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Pandemic will create a whole new way to broadcast Dodgers games

Dodgers broadcasters Joe Davis and Orel Hershiser on 2017 opening day.
Dodgers broadcasters Joe Davis and Orel Hershiser will work road games from the same spot they’ll call home games — in their booth at Dodger Stadium.
(Jon SooHoo / Los Angeles Dodgers)

On Sunday, for the first time in seven years, the majority of households in Southern California will be able to catch a Dodgers game on television that isn’t broadcast nationally. The widespread availability comes after Spectrum finally reached an agreement to carry SportsNet LA, the Dodgers’ television home, on AT&T video platforms, including DirecTV, at the beginning of April.

It’s a breakthrough fans clamored to witness, and one that arrived at an opportune time. The COVID-19 pandemic has shut down most other entertainment options and will prevent fans from attending games at Dodger Stadium for at least the beginning of the 2020 season. Television and radio broadcasts will be fans’ only access until they can attend games.

The circumstances will make SportsNet LA’s Dodgers broadcasts must-watch events. They will also make broadcasting games on television this season more difficult than any previous year. Sunday’s exhibition between the Dodgers and Arizona Diamondbacks at Dodger Stadium will be the first.

“It’ll definitely change the way we do things,” SportsNet LA producer Mike Levy said.

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The atmosphere will ring hollow with artificial noise infused to offset fans’ absence. Access to players for interviews will be limited to Zoom calls. And, to at least begin the season, television broadcasters aren’t allowed to travel to road games without approval, according to Major League Baseball’s operations manual. While MLB will allow radio broadcasters to travel, the Dodgers have decided to keep all broadcasters off the road.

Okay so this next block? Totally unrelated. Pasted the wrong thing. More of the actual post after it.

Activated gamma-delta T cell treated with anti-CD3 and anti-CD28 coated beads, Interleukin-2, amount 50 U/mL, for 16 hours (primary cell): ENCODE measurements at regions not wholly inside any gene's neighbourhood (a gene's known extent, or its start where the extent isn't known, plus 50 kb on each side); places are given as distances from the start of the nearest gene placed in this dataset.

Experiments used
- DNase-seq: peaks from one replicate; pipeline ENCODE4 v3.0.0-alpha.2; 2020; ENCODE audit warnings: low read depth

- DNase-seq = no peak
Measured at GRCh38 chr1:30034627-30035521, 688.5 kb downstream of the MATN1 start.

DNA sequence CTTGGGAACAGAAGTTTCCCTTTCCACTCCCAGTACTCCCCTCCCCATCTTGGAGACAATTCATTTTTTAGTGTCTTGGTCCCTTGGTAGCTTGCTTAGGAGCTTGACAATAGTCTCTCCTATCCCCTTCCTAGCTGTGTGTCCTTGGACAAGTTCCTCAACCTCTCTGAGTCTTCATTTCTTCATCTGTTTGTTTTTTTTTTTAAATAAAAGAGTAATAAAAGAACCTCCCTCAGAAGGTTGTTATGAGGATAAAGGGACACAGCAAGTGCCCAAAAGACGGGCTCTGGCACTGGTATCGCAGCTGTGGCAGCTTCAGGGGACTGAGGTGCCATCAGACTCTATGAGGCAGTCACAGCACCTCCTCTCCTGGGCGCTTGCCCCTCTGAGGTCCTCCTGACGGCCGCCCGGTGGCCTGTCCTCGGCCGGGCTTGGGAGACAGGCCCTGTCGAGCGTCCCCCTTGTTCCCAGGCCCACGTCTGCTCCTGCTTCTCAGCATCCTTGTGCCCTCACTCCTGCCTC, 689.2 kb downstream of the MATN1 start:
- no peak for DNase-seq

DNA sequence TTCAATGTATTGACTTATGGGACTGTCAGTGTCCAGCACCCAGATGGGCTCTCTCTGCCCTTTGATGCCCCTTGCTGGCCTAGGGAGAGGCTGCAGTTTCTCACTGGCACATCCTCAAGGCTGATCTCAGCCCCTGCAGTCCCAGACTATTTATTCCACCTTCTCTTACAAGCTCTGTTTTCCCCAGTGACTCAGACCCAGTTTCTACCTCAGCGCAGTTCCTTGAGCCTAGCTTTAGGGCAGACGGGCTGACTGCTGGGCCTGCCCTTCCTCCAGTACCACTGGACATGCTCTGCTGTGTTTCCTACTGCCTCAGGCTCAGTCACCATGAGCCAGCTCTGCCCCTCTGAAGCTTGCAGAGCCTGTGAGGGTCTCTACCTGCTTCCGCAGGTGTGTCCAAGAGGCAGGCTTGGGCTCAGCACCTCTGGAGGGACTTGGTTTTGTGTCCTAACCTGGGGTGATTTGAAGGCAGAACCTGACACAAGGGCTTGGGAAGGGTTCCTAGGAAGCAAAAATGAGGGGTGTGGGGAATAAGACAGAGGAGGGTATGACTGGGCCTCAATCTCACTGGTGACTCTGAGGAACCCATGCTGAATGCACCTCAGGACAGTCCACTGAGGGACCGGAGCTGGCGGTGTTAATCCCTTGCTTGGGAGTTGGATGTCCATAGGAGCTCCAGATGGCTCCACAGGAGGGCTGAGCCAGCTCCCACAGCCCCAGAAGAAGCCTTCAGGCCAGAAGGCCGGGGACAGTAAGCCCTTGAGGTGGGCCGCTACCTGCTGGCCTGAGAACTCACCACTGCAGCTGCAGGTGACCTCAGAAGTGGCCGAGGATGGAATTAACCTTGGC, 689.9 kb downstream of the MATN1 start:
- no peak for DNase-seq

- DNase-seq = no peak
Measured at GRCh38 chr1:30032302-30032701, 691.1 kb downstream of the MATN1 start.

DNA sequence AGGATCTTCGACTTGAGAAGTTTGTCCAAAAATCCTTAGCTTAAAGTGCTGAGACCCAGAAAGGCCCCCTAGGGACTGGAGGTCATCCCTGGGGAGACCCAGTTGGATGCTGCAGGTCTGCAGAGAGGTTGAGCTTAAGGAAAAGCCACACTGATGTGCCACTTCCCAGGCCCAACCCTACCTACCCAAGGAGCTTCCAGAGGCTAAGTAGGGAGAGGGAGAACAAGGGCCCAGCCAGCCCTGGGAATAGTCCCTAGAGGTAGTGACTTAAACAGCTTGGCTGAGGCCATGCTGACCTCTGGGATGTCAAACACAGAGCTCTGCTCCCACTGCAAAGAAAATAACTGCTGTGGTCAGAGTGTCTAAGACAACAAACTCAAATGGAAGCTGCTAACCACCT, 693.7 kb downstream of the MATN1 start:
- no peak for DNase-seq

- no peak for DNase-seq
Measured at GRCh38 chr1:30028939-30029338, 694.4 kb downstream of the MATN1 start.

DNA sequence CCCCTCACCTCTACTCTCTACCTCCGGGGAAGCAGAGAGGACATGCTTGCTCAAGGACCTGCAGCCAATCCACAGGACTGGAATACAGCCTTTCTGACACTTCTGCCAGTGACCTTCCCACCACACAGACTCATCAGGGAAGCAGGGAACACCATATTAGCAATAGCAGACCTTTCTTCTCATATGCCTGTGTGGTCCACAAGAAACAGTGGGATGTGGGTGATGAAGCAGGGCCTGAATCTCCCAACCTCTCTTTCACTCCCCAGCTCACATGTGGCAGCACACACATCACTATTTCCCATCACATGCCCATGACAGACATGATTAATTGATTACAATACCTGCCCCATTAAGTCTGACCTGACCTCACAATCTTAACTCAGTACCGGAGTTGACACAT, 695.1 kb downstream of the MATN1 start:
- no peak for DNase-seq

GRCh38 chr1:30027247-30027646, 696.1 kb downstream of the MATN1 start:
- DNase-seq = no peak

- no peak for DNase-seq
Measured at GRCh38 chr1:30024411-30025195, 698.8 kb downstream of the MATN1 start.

Play-by-play announcer Joe Davis and color analyst Orel Hershiser will work road games from the same spot they’ll call home games — in their booth at Dodger Stadium. They’ll call the games from monitors off one universal feed that the crew won’t manage, giving them little control over where to steer the broadcast.

Davis said he’s done previously played football games off monitors but has never called a live game remotely. The biggest challenge, he believes, will be judging the ball off of the bat. He said play-by-play announcers are taught to track batted balls by tracking fielders. He’ll be at the mercy of the camera angle this season.

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Dodgers broadcasters Joe Davis and Orel Hershiser have bridged their generation gap to become a formidable team in the booth.

“How can you call it with conviction?” Davis said. “I don’t know.”

Without fans to provide organic noise, Davis said he and Hershiser will have to change their formula, reducing their periods of silence in big moments without fans present to provide organic noise.

“There’s going to be crowd noise pumped in but it’s not going to be the same,” Davis said. “I don’t think there’s any way for anybody to truly appreciate how weird it’s going to be.”

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Sideline reporter Alanna Rizzo also won’t travel with the team. She will be based in a mini studio in a suite down the hall from Davis’ and Hershiser’s booth. She’ll have clearance to roam the ballpark a bit during home games but won’t sit down near the dugout as in previous years.

“I think the biggest thing is it’s just so impersonal now,” Rizzo said. “The relationship building and personality and reading body language and tone and voice and everything is out the equation now because we’re all interviewing through a computer screen. And I think that really takes out the personal element of being a reporter.”

Dodgers broadcaster Alanna Rizzo is shown at Dodger Stadium on Sept. 8, 2017.
Like Joe Davis and Orel Hershiser, Dodgers reporter Alanna Rizzo won’t travel with the team. She will be based in a mini studio in a suite down the hall from Davis and Hershiser’s booth.
(Mel Melcon / Los Angeles Times)

It will be a trial by error those involved believe will improve with repetitions and creativity. The Dodgers and other clubs hope to experiment to enhance broadcasts, with different camera angles and miking players among the ideas on the table. For now, just getting back to the ballpark to provide its larger audience baseball games will be enough.

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“All those things that we need and that we want, anytime I get stressed out about it, I just think to myself, ‘It’s better than nothing,’ ” Davis said. “It’s better than what we’ve been doing for the last four months sitting here wishing we had baseball.”

Short hops

The Dodgers optioned right-hander Tony Gonsolin on Saturday. Gonsolin reported late to training camp for undisclosed reasons. … Right-hander Walker Buehler is scheduled to throw three innings against Dodgers hitters Wednesday. Buehler retired the seven batters he faced in his only scrimmage appearance Friday. … Right-hander Mitch White is scheduled to start Sunday against the Diamondbacks.


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